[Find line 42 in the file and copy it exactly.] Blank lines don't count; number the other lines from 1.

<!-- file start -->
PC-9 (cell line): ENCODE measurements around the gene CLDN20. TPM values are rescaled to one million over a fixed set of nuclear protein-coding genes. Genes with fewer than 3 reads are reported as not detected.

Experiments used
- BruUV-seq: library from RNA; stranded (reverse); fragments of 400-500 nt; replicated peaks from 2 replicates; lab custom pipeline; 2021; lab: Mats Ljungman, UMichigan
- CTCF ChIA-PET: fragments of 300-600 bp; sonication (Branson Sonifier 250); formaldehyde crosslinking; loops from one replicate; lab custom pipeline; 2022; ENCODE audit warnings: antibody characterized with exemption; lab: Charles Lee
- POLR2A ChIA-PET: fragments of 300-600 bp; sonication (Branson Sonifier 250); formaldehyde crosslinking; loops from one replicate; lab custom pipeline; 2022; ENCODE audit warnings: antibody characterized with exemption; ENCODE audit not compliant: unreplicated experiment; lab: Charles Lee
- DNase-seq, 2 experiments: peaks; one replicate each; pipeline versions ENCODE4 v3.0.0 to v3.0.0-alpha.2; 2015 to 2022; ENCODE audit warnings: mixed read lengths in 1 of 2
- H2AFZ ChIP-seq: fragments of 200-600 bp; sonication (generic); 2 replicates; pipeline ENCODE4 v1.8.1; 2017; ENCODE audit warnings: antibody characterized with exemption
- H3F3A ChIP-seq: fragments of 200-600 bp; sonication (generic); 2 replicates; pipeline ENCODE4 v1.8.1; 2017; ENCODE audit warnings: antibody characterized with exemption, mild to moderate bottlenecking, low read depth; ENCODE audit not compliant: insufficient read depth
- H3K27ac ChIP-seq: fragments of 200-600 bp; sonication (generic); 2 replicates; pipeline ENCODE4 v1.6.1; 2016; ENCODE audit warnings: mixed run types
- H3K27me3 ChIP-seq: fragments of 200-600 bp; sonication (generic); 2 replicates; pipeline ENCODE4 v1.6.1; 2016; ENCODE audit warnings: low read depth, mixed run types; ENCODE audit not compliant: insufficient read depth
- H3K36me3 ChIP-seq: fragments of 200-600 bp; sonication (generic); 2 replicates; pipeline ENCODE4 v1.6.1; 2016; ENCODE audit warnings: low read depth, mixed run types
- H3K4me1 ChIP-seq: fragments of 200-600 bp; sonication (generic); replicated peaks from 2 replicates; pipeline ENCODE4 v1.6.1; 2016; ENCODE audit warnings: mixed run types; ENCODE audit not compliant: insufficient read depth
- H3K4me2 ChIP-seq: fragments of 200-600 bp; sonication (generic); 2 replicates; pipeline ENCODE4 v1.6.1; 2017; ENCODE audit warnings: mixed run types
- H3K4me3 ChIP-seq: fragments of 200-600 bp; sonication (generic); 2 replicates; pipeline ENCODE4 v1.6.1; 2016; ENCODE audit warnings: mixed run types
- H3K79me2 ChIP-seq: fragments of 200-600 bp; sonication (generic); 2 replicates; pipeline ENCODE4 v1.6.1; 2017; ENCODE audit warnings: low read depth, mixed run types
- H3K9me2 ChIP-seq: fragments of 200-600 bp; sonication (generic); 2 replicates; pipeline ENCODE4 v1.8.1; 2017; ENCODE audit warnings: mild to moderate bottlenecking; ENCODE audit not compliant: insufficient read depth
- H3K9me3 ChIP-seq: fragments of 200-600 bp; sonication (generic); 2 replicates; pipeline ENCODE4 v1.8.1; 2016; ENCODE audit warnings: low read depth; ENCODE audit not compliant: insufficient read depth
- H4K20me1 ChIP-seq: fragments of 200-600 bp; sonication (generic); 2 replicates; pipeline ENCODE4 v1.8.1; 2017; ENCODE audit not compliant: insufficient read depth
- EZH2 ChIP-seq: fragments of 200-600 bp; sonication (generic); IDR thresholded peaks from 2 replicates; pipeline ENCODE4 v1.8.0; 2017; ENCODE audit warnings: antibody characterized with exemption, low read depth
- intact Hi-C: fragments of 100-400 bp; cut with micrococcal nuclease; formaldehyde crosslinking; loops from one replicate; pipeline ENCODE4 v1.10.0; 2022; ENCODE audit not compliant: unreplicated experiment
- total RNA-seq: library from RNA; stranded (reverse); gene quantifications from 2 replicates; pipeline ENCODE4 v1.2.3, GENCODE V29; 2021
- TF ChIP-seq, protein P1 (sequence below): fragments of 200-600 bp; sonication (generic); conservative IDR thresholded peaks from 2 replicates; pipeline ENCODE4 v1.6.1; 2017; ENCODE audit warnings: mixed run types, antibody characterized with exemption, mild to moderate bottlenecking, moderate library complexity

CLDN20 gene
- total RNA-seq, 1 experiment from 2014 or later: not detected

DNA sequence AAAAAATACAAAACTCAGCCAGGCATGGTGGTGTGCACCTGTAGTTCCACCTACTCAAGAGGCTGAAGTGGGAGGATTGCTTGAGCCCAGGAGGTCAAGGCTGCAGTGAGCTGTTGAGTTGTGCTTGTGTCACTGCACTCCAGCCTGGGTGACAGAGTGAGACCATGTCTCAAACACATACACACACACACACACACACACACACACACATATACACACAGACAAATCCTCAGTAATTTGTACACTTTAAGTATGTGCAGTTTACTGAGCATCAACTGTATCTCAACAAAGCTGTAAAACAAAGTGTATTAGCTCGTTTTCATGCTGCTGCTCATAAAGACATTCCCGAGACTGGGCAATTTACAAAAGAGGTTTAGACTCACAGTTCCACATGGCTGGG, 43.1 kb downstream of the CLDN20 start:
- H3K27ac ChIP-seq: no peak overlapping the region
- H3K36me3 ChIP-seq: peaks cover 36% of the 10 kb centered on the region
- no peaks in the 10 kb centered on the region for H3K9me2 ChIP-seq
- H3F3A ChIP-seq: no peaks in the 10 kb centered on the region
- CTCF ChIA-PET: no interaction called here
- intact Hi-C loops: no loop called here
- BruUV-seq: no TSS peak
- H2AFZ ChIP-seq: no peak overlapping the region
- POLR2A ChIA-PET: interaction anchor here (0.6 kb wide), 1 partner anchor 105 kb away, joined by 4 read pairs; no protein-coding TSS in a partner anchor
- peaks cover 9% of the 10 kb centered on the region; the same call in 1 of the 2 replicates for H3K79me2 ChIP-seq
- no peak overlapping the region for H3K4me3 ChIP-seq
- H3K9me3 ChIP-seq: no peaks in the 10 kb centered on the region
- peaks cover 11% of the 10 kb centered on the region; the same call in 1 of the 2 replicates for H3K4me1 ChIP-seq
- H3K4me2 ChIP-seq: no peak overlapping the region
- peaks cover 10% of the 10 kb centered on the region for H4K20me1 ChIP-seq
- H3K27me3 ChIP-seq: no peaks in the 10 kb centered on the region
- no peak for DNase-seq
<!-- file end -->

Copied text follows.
- no peak for DNase-seq